1080p high is also where things start to get a bit weird. The GTX 1060 6GB performed better than the GTX 1660 in my testing. That makes no sense from a hardware perspective. The 1060 has 1280 cores running at somewhere around 1850MHz. The GTX 1660 has 1408 cores running at around 1850-1900MHz. The 1660 also has hardware that supports concurrent INT and FP calculations. What gives?
This is the difficulty with low-level APIs like DX12. It appears, based on other GPUs as well, that Microsoft / The Coalition has spent more time optimizing for the Pascal architecture (GTX 10-series) than the new Turing architecture (16-series and RTX cards). The result is lower than expected performance on the Turing cards, at least those with only 4-6GB VRAM, but that could change with game and/or driver updates.
1080p ultra drops performance another 20-25 percent on most cards, though the 2080 Ti still bumps into CPU limits and only drops 16 percent. The 1060 6GB and 1660 come up just a bit short of 60 fps, while the RX 590 generally gets there but with occasional dips below 60 fps. Meanwhile, the GTX 1050 still manages to break 30 fps, which means it's technically playable, though minimum fps is clearly a concern with the 2GB card.
Gears of War 5 at 1440p ultra is too much for the budget cards, and I didn't bother testing the slowest GPUs. For 60 fps, you'll need at least an RX 5700, RTX 2070, or GTX 1080. If you're just looking for 30 fps or more, however, you can get by with even a GTX 970. Higher refresh rate displays won't do much good, unfortunately, unless you want to drop the graphics setting. Even a 2080 Ti only averages a bit more than 100 fps.
What about 4K ultra? The RTX 2080 Ti nearly gets to 60 fps, and at the high preset it can handle 4K quite well. All the other GPUs fall short of that mark, but with a few tweaks to the settings the RX 5700 and GTX 1080 above should still be okay.
Again, please note that the minimum framerate was set to "none" for these tests. If I set the minimum fps target to 60, most of the GPUs will show close to 60 fps, even at 4K ultra. That's because the game will dynamically scale quality and resolution to hit the desired level of performance. It's not a bad idea to set this to 60, but in terms of benchmarks, it definitely changes the workload and doesn't allow for apples-to-apples comparisons.
I've tested eight different CPUs, including an overclocked i7-8700K. At stock clocks, the 8700K ends up being similar to the Ryzen 7 3700X and Ryzen 9 3900X, while the i9-9900K continues to claim top honors. Previous 2nd gen Ryzen hardware doesn't fare nearly so well.
If you happen to be running an RTX 2080 Ti, a Core i9-9900K can outperform the fastest third gen Ryzen CPU by up to 13 percent, and it beats the i3-8100 and Ryzen 5 2600 by 60 percent at 1080p low. The difference between the CPUs starts to narrow and image quality and resolution are increased, until everything ends up basically tied at 4K ultra.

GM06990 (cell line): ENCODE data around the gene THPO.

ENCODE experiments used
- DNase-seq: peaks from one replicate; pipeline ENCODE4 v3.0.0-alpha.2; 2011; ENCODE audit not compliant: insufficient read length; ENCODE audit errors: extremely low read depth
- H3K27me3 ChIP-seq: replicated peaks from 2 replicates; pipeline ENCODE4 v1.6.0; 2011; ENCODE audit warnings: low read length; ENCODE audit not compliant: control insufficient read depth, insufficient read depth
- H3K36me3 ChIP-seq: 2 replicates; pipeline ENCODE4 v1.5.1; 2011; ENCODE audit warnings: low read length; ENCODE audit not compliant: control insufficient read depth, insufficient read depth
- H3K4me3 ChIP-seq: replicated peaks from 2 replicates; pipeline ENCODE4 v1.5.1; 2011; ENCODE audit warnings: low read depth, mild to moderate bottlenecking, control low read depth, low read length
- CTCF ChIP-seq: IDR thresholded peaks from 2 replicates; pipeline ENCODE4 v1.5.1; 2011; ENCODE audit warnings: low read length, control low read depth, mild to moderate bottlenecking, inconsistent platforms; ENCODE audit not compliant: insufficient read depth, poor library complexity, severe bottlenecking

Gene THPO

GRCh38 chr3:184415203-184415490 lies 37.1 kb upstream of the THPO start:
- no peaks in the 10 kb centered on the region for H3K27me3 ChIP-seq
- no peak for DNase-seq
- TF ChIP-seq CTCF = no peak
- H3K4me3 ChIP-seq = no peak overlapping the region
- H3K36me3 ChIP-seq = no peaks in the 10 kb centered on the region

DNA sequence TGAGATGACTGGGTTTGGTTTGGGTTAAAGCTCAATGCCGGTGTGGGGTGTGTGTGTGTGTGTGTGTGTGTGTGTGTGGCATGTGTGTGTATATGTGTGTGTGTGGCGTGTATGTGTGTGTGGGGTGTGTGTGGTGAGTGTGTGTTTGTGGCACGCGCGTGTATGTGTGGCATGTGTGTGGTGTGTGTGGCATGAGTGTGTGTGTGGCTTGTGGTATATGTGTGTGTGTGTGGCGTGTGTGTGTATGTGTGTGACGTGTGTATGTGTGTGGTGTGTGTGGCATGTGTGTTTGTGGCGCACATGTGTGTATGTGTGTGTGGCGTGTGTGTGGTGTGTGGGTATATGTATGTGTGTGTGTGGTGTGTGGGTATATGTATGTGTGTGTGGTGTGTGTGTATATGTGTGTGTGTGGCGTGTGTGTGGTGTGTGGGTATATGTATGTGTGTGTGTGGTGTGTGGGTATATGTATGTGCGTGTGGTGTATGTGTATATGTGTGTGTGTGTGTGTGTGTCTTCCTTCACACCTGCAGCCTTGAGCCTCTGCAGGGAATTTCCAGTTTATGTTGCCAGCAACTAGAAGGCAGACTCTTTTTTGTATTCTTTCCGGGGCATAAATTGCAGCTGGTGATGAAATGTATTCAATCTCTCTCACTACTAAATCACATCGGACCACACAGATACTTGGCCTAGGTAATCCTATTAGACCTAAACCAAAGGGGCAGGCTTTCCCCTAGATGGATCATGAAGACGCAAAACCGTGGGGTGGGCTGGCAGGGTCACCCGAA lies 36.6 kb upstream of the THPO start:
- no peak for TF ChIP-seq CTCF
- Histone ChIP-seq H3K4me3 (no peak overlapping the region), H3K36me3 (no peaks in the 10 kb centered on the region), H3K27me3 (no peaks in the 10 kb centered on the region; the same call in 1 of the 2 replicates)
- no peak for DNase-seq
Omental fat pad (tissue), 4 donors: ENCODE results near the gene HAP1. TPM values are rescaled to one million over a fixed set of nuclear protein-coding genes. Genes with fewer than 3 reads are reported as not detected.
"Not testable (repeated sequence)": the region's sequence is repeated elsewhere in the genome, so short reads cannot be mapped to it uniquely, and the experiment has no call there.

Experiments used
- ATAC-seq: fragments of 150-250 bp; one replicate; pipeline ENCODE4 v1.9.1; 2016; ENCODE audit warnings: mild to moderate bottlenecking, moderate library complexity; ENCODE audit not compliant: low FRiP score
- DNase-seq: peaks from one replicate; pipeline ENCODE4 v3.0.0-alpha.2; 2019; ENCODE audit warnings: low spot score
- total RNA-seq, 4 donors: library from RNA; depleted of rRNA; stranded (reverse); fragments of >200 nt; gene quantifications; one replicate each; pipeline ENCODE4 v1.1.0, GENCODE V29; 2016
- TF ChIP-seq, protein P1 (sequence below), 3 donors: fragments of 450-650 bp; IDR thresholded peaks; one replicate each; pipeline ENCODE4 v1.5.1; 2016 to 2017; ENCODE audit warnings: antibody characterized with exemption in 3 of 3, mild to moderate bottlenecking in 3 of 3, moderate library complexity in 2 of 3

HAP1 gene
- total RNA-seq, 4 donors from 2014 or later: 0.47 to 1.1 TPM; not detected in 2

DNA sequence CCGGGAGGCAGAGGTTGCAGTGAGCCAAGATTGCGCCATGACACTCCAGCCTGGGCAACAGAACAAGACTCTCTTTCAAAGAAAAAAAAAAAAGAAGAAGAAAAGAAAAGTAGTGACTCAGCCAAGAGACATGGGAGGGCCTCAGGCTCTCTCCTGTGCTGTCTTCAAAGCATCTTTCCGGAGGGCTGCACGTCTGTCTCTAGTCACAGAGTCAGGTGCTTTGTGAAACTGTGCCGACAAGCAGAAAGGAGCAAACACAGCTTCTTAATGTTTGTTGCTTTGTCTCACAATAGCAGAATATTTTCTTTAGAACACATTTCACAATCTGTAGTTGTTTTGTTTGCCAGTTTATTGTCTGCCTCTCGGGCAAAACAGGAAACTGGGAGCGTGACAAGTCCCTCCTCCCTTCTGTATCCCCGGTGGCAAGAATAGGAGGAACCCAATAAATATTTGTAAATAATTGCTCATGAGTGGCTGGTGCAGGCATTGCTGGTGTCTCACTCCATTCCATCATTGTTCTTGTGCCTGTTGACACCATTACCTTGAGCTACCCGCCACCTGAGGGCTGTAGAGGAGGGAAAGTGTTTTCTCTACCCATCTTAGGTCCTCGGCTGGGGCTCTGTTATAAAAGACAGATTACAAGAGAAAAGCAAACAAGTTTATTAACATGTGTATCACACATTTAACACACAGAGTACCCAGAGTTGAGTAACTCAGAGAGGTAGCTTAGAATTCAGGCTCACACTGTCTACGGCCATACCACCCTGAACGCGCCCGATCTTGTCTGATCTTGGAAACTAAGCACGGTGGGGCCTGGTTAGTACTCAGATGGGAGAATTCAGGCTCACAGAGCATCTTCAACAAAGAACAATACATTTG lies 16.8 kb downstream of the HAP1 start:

That 4K ultra chart is basically what you'd get with a midrange level GPU as well, only at 1080p medium and above. Basically, slower graphics cards make the differences between CPUs far less pronounced. Even the slowest of the CPUs I've tested can easily break 60 fps, and Gears 5 should run well on just about any midrange or higher CPU from the past five to ten years.
Moving over to the gaming notebooks, all three laptops I tested easily break 60 fps at 1080p, regardless of setting, though minimums can dip below 60 at ultra on the 2060 and 2070 Max-Q. If you're sporting a 120Hz or 144Hz display (like these MSI models), 1080p low will also let you make full use of the refresh rate. For higher quality settings, you'd be better off with a G-Sync 120/144Hz display, to avoid tearing.
Gears 5 isn't the most demanding of games, and at lower settings it can run well even on budget hardware. Relative to the previous game in the series, Gears 5 appears to have reduced framerates by around 25 percent. I'm not sure how that will impact consoles, but on PC at least there are plenty of options to tweak to improve performance.
I did some initial testing with an early access release of Gears 5, but I've since retested with the latest drivers and the final public release of the game. I didn't see any noteworthy changes in performance, though a few cards did drop slightly (mostly Nvidia's RTX line is 2-3 percent slower at higher resolutions). Things could still improve over time and it's something I'll keep an eye on, but I haven't encountered any major issues running Gears 5 so far.
As with the previous game, Microsoft and The Coalition have done a good job making Gears 5 run well across a wide range of hardware. Even in these early days, the DirectX 12 code looks to be pretty well optimized ... at least for the older GPUs. Nvidia's Turing GPUs do indicate there's room for improvement, however, as cards like the GTX 1660 shouldn't perform worse than the GTX 1060.
Whether you have a Windows 7 PC and want the game on Steam, or you're running Windows 10 and are fine with the Microsoft Store, Gears 5 runs on a wide variety of hardware. Well, except Intel integrated graphics, which basically choked even at 720p. Bring along any budget GPU or better, however, and you should be good to go.